The bus pulled over. He sat down near a young lady wearing an orange tee shirt and black jacket. Opposite her was a middle aged woman, drug addicted, who sold her body to buy drugs, they lived in worlds apart. Every minute of this bus ride felt like a lifetime. What was he expecting to find at the end of this visitation? For some peculiar reason he had hope, even though hope had no right to reside with him.
The bus stopped beside the immigration office. He saw a man dressed in military fatigues holding a large scimitar. When he looked around him that same man was outside every window blood was spilling from his scimitar. He stood still. The man lifted his right hand, Claudius could see very clearly his decapitated head held up in the air, his eyes cut out from their sockets and his hair covered in blood.
By your scimitar you are a warrior, but only in your mind.
By your scimitar you feel you are blessed though you are only the killer of innocents.
By your scimitar your victims are the martyred people.
By your scimitar you are a murderer.
By your scimitar you are a self-murderer, murdering your soul.
By the blood that pours from your scimitar you are damnation.
Lord have mercy on your soul.
Claudius looked at these corrupted lost souls straight in the eye. They were not the same murderers as the first murderer. The first murderer was scourged by envy. Cain felt inferior to Abel, less favored and less loved by God. But Cain spent the rest of his life regretting his fratricidal crime. He did not think their blood lust was comparable to Abels, nor did he believe, did they know pangs of conscience or regret.
Claudius continued on his way. When he reached the office doors he held his head up as high as he could, and walked in through the door. He handed the letter to the officer at the reception. The officer stood up and read it.

“Sir, take a seat.”
The officer went upstairs.
Claudius waited a full thirty five minutes. Thirty five nervous minutes’ later 3 officers walked through the doors, 2 male, and 1 female. Claudius stood up when he saw them.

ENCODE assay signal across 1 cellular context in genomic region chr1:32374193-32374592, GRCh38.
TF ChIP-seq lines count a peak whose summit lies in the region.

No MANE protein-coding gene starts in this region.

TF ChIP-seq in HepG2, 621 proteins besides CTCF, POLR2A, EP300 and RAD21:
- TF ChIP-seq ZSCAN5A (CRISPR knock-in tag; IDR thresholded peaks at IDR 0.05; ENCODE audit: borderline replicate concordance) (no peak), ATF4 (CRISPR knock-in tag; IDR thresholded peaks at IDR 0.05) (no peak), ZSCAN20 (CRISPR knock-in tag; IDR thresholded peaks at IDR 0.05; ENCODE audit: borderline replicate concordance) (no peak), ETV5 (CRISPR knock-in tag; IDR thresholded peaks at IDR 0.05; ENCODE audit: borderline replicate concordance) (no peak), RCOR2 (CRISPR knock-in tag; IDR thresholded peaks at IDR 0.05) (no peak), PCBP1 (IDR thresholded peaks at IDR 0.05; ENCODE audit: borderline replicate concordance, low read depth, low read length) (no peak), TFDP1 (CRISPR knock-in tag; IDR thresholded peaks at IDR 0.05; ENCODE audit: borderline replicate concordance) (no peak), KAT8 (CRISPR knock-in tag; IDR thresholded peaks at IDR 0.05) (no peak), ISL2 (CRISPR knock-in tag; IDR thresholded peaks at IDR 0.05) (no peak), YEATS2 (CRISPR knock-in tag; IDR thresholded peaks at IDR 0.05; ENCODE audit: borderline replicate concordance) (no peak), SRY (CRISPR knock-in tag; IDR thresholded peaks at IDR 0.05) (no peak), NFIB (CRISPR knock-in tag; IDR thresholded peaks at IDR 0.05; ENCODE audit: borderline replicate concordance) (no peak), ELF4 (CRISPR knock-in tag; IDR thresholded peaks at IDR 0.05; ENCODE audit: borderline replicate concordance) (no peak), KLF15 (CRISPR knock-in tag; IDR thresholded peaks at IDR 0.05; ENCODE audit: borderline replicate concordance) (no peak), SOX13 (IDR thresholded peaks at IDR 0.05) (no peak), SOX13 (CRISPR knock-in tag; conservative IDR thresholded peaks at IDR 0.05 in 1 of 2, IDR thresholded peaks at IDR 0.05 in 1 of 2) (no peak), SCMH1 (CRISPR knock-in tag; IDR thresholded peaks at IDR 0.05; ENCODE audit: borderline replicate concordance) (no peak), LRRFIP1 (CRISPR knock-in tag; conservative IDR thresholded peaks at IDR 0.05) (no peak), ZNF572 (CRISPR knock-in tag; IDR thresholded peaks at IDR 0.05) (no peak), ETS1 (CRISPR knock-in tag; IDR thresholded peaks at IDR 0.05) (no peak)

They stated his name fully.
“This is me,” he replied.
“You are about to be made a naturalized citizen,” they said.
“Well I cannot anymore. I am being deported.”
“We will look into this letter you have given us and inform you in a few days.”
“I would greatly appreciate that.”

When Claudius returned to his home he lit a candle and held a cross in his hand. He repeated the Jesus prayer, Lord Jesus Christ son of God have mercy upon me who is a sinner, because the only remedy for evil in this world is the way of the cross. The people who had wronged Claudius did not require retribution from Claudius, nor did his torturers require a burn for a burn, they required forgiveness, nor did his potential killers require his vengeance, he was simply not worthy of such a martyrdom, this is why he was still living on this earth, battling to be saved.
He stood and prayed before God for his enemies. He placed his first icon of John the Baptist on his shelf to help him pray for all beheaded martyrs. The attackers were not finished with Claudius, nor was Claudius finished with them.

 

Michael Mulvihill

 

Michael Mulvihill, mulvihillp@ymail.com, of Dublin, Az, Extract from Syracide, Indian Periodical (Sep 3, 2017),  “Bombing Basra” Indian Periodical (Feb 8 2017), Ireland, wrote BP #77’s “Drop” and “Lupine Savagery” (+ BP #76’s “The Watchers”; BP #68’s”The Toasters’ Tragedy” and “Ziggy’s Afterlife Analysis”; “Homeless” & “Why the Hell Siberia?” for BP #67; was featured author for BP #65’s “Ethagorian Evidence, Parts 1 & 2” & “Uninsured Assurance”; VAMPIRE HORDE, Ch.1… for BP #63; BP #61’s poems, A Love Story Beautiful, Capitalism’s Modern Architecture of Love, Red Brick, The Securocrats, and Toxic Addiction; the poems, “Fatigued,” “O Mother,” & “Spike-Inverted Hearts” for BP #58; “The Cleaner and the Collector” & all 6 BP #56 poems; BP #50’s “The Soul Scrubber” and was featured vampire poet with A Vampire’s Dilemma: Love, Becoming a Vampire, Vampire Insomnia, and Vampiric War in The Kodori Valley; wrote BP #49’s poems—I, the Vampire, The Reluctant Vampire of Tbilisi, Vampire Observations, and Vampire Psychoanalysis). The  author published a short story, “Ethagoria Nebsonia,” in BP in ’98 and had a poem, “The Bombing,” in The Kingdom News about a domestic tragedy in Ireland. He has written the horror novels, DIABOLIS OF DUBLIN & SIBERIAN HELLHOLE.